Friday, July 20, 2018

Is Barack Obama a True Civil Rights Leader?

March 28, 2011 by  
Filed under News, Opinion, Politics, Weekly Columns

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( I gave a speech at a church in upstate New York shortly after Barack Obama was elected President of the United States.  During the service, the choir director took the liberty of changing the words from the song “We shall overcome,” to “We HAVE overcome.”  I also remember hearing a woman outside the speech proudly announce that she had just bought a new picture of President Barack Obama.  The woman said she was going to put the image right next to her pictures of Martin Luther King and Jesus.  Apparently, Obama’s election was a second-coming of Juneteenth for those who seemed to feel that a black president could do no wrong.

But there is a more fundamental question in all of this:  Should President Obama’s image be placed next to those who’ve fought for Civil Rights in the  past?  In recent survey by, 62.9% of the 734 respondents said they do not consider President Barack Obama to be a true Civil Rights Leader.  Another 28.5% said that they do consider President Obama to be a Civil Rights leader.  The rest claim they aren’t sure.   

According to, Civil Rights are defined as “rights to personal liberty established by the 13th and 14th Amendments to the U.S. constitution and certain Congressional acts, especially as applied to an individual or a minority group.”

The Your Black World survey results are in some degree of contrast to a recent ranking of the top Civil Rights leaders of the 21st century written by Bakari Kitwana and Hakim Hasan.  On their list, President Obama was ranked number one, followed by Rev. Al Sharpton and a host of others.  I respect the opinions of the authors, but also felt that varying points of view should be considered on this important issue.  For the sake of full disclosure, I was also ranked on the list, but I provide my opinions independent of where I was ranked in the article.

The most fundamental question is whether or not we can or should consider President Obama to be a Civil Rights leader.  For many African Americans, a Civil Rights leader would be an individual who has fought to secure rights and liberties for African American people.  By making it clear that he must lead all Americans and not just the black community, President Obama does not belong at the top of the list of those who’ve sacrificed for the advancement of black people.  Therefore, the woman who wanted to put Obama’s picture next to Martin Luther King and Jesus would be just as wrong to put their pictures next to George W. Bush or Bill Clinton.  In other words, Barack Obama is no Martin Luther King and if King were alive today, he’d work with Obama but find himself frustrated by the president’s resistance to fighting the racial inequality that continues to exist to this day.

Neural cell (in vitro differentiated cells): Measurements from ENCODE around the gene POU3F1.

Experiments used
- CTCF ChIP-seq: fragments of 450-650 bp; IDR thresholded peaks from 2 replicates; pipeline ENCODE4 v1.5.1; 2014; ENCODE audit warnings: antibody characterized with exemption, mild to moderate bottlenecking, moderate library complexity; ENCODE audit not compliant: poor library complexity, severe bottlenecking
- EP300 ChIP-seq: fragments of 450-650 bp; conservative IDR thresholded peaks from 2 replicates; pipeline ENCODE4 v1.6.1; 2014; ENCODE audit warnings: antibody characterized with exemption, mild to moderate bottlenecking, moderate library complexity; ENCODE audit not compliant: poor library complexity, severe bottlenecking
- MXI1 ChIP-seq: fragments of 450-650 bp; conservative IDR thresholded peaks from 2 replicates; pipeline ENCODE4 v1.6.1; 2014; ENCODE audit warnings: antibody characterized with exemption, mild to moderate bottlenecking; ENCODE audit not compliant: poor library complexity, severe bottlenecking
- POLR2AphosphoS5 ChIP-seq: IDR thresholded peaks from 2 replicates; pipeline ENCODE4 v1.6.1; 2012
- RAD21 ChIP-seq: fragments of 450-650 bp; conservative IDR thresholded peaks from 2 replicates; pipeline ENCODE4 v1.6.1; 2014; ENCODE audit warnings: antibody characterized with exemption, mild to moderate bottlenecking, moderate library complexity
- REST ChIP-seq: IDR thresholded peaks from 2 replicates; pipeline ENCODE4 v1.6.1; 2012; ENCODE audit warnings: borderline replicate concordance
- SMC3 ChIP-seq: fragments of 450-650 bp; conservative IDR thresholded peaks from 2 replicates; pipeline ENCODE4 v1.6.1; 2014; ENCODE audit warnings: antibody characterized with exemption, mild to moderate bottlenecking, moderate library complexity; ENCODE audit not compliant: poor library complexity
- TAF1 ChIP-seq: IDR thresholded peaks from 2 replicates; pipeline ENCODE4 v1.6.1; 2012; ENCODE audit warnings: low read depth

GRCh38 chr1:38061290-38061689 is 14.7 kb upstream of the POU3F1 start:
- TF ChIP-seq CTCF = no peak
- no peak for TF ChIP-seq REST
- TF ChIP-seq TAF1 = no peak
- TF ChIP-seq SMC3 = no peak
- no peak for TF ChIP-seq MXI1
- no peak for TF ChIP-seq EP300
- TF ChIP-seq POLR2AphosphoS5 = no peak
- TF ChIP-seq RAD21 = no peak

But fighting for African American issues is not the only way to be a Civil Rights leader.  There are quite a few Americans who fight for the rights of animals, the poor, the gay community, etc.  In that regard, one might consider President Obama to be a Civil Rights leader for all of America, not just black America.  The problem, however, is that the President of the United States runs the executive branch of the government.  The goal of the executive branch (as we learned in 8th grade Civics class) is to execute the law, not change or interpret it.  Although we often see presidents working with Congress to change the law, the fact remains that the President doesn’t quite have the latitude to behave as the ambitious grass roots leader who pushes to change the way America does business.

At the end of the day, the fact is that if we are to put President Barack Obama at the top of any list of Civil Rights leaders, we would have to do the same for Bill Clinton, George W. Bush or John F. Kennedy.  While protecting Civil Rights might be the domain of our political leaders, they are not always first in line when it comes to providing the leadership necessary for that change to occur.  Instead, the most radical change starts with the people and our political leaders are ultimately urged to follow-suit.  That’s what Civil Rights leadership is all about. 

Staff Writer; Dr. Boyce Watkins 

Dr. Boyce Watkins is the founder of the Your Black World Coalition.  For more information, please visit


12 Responses to “Is Barack Obama a True Civil Rights Leader?”
  1. Cobra Caine says:

    Oh yeah, you may have heard Dr. King say something about the color of their skin and not the content of their character. Let’s examine Barack Obama for his mettle and his historic accomplishment. Let’s bring Dr. King’s dream to fruition, by being the first segment of American society, to not be caught up in how Black he acts.

  2. Cobra Caine says:

    The question, itself, is absolutely ridiculous! Of course he’s not a true civil rights leader. For the context of this conversation, as it pertains to Black Americans, a civil rights leader is an worthless individual, who appears on camera, and patronizes Black people so much, that they decide to send him enough money in the mail, to where he does not have to be gainfully employed. Barack Obama, upon becoming elected President, jettisoned himself way above that kind of snake-oil peddling.

    Now if an individual decides that his pic belongs on the wall beside Dr. King’s, then that individual makes sense to me. Anyone who feels like this is blaspheming, is severly disrespecting the real grass-roots Black people who risked life, and limb during the movement, and got none of the publicity that King got for it. A photo of King represents the movement, not a man who took his pants down and cheated on his wife, like every other man. Okay? It’s about the cause.